I delivered papers when I was young.  It stunk.  Getting up at 4:30 on Sunday mornings to sort papers for the route, lifting huge bales of unorganized papers and flyers that were callously dumped at the end of the driveway by the delivery truck that barely slowed, but never stopped, was the weekly ritual.  All so I could load the inserts, check my counts and pack the canvas bag that draped over the handlebars of my bike.  I complained all week until Thursday nights when I went door-to-door to collect my fees, getting the meager tips and “thank you’s” that made it all seem so worthwhile.  The rest of the week nights and Saturdays were relegated to mowing every lawn in a five-mile radius or chasing leaves with a rake that I had to buy on my own.

Sunday morning Taboo...

Sunday morning Taboo…

Luckily, my daughters have made the same connection.  They’re baby-sitting phenoms, getting paid at a much higher rate than the measly tips I was able to obtain, and are quite in demand.  One of the proudest moments of my youngest daughters’ life (and mine to be honest), was the day we walked into the local BestBuy together.  A salesman approached us after noticing our perusing of the newest Ipad offerings on display and put on his most serious sales-guy demeanor as he looked me in the eye and asked, “Can I help you with the Ipads?” I said nothing but shook my head and pointed to my daughter, standing next to me with a large sheepish grin spreading across her face.  “I want to buy an Ipad” she said softly, embarrassed and proud at the same time.  He led her to a kiosk where they looked at the different versions and colors, eventually settling on the one she wanted.  All the while she kept shooting glances at me, trying hard to be grown up and contain her excitement at the same time.  It was almost comical when they walked together to the checkout stand where he asked her how she’d like to pay, at which point she opened up her little clutch purse and produced a wad of cash that made them both smile in unison.  She had wanted an Ipad for quite a while, as her friends all had one.  She said it was even more special because out of all of her friends, she was able to say she paid for it with her own money.  Money she earned.  Little did she know that we would have found some way to get her one if she had asked.  Knowing that money is tight in the house, she never asked.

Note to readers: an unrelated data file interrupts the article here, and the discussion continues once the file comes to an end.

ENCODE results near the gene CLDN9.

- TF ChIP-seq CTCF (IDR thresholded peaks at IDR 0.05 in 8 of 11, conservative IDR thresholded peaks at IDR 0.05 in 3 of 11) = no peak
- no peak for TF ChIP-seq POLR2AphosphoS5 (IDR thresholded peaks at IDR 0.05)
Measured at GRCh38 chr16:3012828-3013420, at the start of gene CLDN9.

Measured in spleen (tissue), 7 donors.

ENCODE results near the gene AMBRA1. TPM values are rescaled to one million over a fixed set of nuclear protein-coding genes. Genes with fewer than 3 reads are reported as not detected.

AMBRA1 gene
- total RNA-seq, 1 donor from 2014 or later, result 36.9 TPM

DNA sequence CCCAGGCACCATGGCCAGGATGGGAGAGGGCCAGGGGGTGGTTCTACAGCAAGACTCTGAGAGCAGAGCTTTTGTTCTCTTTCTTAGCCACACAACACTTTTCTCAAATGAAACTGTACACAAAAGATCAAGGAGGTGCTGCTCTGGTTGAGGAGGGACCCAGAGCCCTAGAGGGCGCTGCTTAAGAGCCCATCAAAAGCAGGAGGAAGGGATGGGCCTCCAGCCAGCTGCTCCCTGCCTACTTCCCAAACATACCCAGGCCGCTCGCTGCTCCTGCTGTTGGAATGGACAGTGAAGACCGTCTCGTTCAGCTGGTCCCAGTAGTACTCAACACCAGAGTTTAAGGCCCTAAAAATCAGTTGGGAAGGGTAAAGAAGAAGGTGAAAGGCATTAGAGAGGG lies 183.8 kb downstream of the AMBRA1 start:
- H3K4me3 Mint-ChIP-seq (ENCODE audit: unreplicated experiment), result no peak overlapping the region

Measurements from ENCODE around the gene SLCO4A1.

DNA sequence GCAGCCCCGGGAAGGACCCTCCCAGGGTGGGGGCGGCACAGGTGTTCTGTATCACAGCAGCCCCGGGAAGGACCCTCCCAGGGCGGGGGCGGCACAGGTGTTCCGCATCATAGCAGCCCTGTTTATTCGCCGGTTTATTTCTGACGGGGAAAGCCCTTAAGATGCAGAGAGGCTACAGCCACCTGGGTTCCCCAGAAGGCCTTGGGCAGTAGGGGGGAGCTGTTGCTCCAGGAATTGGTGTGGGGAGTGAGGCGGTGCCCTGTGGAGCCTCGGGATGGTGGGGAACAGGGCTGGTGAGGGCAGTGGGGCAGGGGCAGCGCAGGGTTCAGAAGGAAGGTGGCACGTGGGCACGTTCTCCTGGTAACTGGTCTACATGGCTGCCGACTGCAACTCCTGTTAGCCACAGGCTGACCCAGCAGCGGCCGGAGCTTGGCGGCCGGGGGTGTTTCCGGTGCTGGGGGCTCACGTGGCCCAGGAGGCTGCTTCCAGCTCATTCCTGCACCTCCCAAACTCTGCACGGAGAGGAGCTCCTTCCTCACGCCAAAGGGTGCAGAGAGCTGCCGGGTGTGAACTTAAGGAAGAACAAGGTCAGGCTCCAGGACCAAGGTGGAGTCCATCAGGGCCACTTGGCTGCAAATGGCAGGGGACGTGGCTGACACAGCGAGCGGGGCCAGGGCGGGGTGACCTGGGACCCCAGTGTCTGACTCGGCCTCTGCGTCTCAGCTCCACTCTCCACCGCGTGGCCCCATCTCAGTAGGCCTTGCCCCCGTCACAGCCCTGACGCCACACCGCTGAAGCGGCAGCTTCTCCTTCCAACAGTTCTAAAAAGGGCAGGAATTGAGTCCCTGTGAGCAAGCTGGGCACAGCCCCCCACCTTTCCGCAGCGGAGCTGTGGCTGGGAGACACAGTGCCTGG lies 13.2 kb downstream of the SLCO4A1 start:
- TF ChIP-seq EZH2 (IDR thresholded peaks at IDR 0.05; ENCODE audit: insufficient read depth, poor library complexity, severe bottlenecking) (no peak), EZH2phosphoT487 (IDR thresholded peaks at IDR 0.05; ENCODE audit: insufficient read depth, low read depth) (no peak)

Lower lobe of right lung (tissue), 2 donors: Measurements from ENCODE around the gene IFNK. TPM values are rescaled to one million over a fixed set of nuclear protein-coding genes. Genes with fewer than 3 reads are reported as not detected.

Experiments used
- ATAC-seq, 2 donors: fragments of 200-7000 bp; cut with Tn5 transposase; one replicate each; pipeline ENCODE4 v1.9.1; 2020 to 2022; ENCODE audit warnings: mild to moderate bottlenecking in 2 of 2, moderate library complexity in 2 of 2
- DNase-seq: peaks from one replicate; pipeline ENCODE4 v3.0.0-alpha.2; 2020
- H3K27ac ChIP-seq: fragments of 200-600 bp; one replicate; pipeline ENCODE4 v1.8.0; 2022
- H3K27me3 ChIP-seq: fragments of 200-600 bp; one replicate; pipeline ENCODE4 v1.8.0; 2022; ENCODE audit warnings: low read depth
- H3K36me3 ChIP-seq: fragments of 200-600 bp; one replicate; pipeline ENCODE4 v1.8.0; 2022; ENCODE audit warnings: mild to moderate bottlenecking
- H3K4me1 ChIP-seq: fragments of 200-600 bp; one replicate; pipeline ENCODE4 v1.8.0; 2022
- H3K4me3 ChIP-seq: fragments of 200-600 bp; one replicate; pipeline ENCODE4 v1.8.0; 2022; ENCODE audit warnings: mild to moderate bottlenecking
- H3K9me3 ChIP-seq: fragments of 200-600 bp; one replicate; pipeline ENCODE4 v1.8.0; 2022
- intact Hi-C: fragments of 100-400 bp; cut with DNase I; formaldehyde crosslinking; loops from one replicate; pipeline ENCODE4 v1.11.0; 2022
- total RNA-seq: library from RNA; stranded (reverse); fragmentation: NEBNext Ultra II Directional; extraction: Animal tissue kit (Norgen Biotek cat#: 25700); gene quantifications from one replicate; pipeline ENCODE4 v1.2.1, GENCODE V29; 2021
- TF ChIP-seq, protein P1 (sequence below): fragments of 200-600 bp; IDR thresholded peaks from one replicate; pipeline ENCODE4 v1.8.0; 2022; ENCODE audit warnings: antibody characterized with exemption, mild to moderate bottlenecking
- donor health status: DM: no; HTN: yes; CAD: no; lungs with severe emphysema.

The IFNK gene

Far from the perfect parent, I often lie in bed at night and wonder if, and hope that I am, developing them into decent, respectful well-grounded kids.  I truly believe that parenting is a lost art, evidenced by the garbage we see in the papers every day.  When parents aren’t neglecting their children’s physical or emotional needs, they’re outright abusing them, physically or mentally.  Oftentimes they over coddle them to the point where they can’t function in a society that expects them to be civil, respectful and responsible.  Of course, once their child crosses the line into some aberrant or deviant behavior parents are quick to assure everyone that they’re “good kids.”  No matter what the transgression.  You can buy your kid all the Ipads in the world and still be neglecting them.  Teach them that they’re accountable for nothing, and they’ll grow up to be accountable for nothing.